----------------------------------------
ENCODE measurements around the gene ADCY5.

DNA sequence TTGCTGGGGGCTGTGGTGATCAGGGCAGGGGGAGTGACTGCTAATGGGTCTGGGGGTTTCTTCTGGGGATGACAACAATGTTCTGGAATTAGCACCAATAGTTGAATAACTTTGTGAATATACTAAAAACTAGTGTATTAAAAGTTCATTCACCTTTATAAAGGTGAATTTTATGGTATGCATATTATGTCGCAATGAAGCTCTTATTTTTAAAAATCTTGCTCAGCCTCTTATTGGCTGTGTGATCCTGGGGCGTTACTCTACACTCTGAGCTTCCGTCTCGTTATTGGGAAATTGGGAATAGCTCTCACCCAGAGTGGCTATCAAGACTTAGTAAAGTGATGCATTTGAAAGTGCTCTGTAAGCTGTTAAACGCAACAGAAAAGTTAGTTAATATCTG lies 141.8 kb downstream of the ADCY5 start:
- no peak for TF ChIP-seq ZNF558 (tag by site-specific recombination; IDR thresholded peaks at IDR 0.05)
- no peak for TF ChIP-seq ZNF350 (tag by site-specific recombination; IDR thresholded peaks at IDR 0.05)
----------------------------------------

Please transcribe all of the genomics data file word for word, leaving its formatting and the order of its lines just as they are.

ENCODE measurements around the gene ADCY5.

DNA sequence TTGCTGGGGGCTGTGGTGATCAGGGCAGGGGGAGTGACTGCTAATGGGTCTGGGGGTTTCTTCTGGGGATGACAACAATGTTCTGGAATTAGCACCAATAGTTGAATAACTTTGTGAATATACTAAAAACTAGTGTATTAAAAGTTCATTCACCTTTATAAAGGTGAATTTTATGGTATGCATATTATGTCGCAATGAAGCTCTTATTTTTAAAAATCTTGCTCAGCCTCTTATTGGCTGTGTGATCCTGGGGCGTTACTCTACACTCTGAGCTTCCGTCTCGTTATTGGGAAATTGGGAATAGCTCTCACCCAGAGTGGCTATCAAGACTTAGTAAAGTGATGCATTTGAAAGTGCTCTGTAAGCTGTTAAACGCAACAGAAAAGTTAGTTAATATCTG lies 141.8 kb downstream of the ADCY5 start:
- no peak for TF ChIP-seq ZNF558 (tag by site-specific recombination; IDR thresholded peaks at IDR 0.05)
- no peak for TF ChIP-seq ZNF350 (tag by site-specific recombination; IDR thresholded peaks at IDR 0.05)